After the three clocks in my apartment provided a horrifying insight, the ghost hunter I met sold me a sage stick. I had no idea what to do with it—or really, what exactly was in my apartment. So I invited Annette, a close friend who was sensitive to the paranormal, to come and assess the situation. She meditatively walked around the rooms and eventually concluded, “There are a lot of shadows in here.” Not quite getting her point, I explained that the east-facing living room was usually dim, receiving only a stingy triangle of light during the day. Annette shook her head and said, “No, by ‘shadows’ I mean … human remains.”

Then she pointed to a corner of the kitchen ceiling and said, “That’s your problem right there.” I noticed that area was where my boyfriend’s eyes had taken on a sinister cast in a photo and where my new desktop computer kept freezing up. Annette told me she saw an emaciated, very angry young man hanging there. He might have been a former leukemia patient from the turn of the century, when my building had been a hospital for the then-incurable disease.

Annette continued exploring the apartment and observed, “There’s anger in the main room and anguish in the bedroom.” I joked that those are the two emotions I do best at, but she turned and looked at me, her eyes speaking worlds I didn’t understand. Chastened, I realized that what she found could never be translated into human terms. A panic reared up in me. How could I spend another night in this apartment, knowing it was crowded with tormented, undead spirits? Dave, the on-site manager, had warned me about this, but he’d quit and moved out, claiming the building was killing him.

Taking the sage stick from me, Annette volunteered to rid my apartment of its bad energy. She opened all the windows, cabinets, and drawers, and told me to wait outside the building. I huddled on the sidewalk curb, wondering how effective the smudging process would be.

401 Meth Ave
View from my apartment (halfway house across the street and meth labs in brick building next to it, among other neighborhood attractions)

About 15 minutes later, Annette came and told me it was safe to go inside. Walking into the apartment, I didn’t feel much difference in the space. Annette left, and I laid out small bowls of salt (another gesture in this new superstitious vocabulary I was acquiring), hoping for the best.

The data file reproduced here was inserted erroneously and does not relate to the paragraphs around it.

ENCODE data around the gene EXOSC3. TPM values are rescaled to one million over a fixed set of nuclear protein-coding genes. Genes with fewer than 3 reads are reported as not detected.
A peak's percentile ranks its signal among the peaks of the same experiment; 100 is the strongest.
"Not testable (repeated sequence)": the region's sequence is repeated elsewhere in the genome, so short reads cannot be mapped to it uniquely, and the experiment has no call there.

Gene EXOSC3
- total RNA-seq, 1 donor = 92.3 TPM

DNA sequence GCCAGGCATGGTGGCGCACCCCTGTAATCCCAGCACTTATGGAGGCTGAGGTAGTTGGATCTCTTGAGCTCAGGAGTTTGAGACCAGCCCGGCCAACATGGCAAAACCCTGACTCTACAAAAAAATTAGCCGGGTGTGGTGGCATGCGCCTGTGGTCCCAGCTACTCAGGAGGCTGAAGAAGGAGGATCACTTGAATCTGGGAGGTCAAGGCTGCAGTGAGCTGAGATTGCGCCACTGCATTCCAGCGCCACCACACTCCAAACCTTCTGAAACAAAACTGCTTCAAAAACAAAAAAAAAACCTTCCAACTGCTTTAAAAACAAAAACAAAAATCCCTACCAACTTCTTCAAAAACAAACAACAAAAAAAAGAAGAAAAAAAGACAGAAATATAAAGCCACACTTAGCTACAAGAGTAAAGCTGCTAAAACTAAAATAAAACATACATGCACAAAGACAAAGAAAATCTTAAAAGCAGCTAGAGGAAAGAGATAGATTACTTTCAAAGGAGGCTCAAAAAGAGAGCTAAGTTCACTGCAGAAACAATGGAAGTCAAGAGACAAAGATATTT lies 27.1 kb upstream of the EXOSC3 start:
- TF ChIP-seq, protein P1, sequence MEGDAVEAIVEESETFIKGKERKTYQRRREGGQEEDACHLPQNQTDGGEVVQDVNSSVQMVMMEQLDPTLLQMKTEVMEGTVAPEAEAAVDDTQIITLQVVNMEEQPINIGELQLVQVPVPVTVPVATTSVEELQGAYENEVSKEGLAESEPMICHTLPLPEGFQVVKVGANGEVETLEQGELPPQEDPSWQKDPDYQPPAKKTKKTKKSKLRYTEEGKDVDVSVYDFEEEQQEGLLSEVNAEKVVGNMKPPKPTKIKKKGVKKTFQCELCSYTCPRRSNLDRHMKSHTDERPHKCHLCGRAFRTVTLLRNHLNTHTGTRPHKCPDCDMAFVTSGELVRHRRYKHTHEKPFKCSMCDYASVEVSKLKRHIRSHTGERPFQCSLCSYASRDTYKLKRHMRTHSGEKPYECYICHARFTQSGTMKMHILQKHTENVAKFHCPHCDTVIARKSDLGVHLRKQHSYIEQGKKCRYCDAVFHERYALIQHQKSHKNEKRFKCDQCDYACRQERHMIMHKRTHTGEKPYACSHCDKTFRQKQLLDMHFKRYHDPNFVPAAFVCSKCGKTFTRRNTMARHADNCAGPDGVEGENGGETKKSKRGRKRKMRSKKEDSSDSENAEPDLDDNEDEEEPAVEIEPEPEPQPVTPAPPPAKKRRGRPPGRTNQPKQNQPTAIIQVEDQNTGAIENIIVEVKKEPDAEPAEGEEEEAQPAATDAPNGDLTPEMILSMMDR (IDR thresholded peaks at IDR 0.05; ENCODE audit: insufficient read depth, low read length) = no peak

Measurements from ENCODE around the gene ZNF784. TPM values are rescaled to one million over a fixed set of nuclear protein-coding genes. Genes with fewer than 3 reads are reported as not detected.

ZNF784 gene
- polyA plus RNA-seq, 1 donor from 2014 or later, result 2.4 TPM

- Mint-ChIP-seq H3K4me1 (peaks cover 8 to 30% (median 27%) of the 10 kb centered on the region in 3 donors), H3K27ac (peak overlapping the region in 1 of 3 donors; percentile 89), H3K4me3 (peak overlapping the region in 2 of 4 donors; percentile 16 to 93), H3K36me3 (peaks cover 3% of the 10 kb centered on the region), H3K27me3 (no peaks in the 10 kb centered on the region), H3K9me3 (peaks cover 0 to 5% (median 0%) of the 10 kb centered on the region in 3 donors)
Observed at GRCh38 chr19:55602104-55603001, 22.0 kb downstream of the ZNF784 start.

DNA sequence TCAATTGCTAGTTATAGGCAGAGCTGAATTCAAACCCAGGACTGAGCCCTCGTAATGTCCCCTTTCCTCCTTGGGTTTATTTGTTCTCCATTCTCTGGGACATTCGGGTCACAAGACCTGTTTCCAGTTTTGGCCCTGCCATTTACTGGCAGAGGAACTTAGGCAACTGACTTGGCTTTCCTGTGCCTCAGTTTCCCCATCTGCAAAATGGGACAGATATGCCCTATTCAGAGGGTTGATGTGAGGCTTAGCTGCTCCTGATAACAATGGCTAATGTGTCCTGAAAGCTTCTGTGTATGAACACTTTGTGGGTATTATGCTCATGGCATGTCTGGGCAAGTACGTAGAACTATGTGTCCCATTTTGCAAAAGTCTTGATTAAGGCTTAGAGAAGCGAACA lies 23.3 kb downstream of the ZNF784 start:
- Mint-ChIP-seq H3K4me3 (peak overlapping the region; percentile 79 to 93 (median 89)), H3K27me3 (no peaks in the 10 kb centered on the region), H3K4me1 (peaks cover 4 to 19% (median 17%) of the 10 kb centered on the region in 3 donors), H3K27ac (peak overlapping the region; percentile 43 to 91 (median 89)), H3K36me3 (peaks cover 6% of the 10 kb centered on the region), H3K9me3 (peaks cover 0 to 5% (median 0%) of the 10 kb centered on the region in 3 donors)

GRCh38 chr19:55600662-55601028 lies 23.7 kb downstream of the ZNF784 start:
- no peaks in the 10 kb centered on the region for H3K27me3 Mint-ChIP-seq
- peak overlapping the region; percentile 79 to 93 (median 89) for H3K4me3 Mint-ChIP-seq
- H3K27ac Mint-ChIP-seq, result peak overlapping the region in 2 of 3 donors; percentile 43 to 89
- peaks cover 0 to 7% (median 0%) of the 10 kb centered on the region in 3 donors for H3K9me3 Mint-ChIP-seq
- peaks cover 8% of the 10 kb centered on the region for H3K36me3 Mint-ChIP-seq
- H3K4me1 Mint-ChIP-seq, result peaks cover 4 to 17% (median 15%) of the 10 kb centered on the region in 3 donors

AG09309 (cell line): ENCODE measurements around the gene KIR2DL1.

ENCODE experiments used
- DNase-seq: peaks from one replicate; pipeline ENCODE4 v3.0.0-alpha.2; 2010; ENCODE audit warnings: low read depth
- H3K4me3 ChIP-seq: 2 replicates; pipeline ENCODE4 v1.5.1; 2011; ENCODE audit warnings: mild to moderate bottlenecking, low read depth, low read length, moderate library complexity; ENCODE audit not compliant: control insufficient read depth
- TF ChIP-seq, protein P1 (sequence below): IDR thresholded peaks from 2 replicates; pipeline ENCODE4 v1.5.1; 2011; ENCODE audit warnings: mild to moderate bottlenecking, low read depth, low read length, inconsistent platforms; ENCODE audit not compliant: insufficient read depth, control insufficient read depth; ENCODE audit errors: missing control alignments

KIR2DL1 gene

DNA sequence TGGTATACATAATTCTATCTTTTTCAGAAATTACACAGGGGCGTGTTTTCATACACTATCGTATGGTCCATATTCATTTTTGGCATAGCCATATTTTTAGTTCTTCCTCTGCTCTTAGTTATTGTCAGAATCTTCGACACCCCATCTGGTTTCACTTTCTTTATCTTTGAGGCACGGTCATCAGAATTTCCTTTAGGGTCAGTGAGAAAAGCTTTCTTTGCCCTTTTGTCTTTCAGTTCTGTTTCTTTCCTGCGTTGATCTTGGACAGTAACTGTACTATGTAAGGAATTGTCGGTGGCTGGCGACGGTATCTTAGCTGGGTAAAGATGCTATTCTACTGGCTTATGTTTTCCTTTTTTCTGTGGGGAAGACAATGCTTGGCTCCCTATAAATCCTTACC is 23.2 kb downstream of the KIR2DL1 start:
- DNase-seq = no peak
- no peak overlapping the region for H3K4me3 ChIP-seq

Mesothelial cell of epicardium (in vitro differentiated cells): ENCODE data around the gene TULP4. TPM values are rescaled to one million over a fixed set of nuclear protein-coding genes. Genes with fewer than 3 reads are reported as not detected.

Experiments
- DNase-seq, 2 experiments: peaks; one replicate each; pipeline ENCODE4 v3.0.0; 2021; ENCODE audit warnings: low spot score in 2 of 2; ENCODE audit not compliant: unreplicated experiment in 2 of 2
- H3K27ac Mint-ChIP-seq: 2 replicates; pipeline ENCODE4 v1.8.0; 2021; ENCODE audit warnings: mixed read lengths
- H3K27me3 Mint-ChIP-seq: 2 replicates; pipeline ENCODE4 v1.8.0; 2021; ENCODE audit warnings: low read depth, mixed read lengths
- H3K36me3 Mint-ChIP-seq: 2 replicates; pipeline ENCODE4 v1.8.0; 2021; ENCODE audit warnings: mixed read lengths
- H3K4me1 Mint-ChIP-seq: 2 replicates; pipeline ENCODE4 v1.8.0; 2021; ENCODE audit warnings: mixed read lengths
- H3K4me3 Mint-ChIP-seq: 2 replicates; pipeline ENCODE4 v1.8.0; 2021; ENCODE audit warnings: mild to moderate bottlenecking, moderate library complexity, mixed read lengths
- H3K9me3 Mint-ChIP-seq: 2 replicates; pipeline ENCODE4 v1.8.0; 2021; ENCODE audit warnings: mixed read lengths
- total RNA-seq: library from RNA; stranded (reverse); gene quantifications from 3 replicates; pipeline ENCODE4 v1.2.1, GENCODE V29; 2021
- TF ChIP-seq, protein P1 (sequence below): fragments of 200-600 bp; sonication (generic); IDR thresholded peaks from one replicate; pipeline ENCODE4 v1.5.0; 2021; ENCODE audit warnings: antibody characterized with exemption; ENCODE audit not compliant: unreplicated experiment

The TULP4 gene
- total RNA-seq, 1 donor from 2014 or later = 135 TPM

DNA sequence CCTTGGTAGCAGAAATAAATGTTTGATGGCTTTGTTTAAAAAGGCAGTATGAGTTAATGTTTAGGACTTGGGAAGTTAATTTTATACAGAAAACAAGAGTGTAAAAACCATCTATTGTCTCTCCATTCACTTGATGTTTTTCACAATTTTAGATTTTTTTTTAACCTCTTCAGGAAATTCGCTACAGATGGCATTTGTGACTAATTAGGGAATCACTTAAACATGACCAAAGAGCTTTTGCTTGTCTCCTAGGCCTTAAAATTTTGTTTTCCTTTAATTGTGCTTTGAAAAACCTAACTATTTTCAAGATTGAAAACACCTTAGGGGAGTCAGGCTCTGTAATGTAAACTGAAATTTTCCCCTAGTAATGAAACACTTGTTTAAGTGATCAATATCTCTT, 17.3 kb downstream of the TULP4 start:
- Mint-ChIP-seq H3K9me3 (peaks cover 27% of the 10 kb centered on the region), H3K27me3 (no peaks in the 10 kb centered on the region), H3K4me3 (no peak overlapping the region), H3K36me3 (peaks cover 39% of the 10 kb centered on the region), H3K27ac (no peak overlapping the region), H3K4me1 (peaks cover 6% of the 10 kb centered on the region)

The shadows had not left. Things only got worse in the apartment and more bizarre.

September 11 had occurred a month before, and the world seemed upended. One evening I had watched a TV program on biochemical weapons—including anthrax—and was reading a magazine, when I turned the page and stuck my thumb in some white powder. Freaked out, I called the non-emergency police line and sheepishly mumbled, “I’m sure it’s nothing, but …” I’d barely finished my sentence when police sirens came wailing up to my building. The Hazmat guys came to my door in their space suits and confiscated the magazine. A few tense days passed, and I eventually found out that it had been only talcum powder, used to keep the pages of glossy publications from sticking. (I did get my letter recounting the incident published in Paper, the magazine I’d been reading, and they courteously sent me a replacement issue–talcum free.)

As if that weren’t enough, a few weeks later, I returned home to find that my apartment had been broken into. Ironically, I lived in the most inconvenient unit to rob: on the top floor, nowhere near the ramp or emergency stairs, and directly across the hall from the manager. The break-in happened while I had stepped out for a slim length of time in the afternoon. The burglars had taped a small circle of white plastic bag over the manager’s peephole and then chiseled a rectangular hole into my door with a sharp blade. They pushed aside the deadbolt and made off with all the CDs I’d lovingly collected while living in Seattle, Philadelphia, DC, London, and Seoul. To add insult to injury, they also grabbed my stash of laundry quarters. The police officers shook their heads and said they’d never seen an apartment entered this way. They never found out who did it.

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The strangest break-in, according to police officers

Afterward, I kept my blinds shut and hung a piece of white gauze in front of the bay window, blocking out the surrounding apartments. The burglars could have lived in any of them, watching me leave my building. I felt violated and under surveillance, both from those outside and from whatever was continuing to monitor me inside my own home.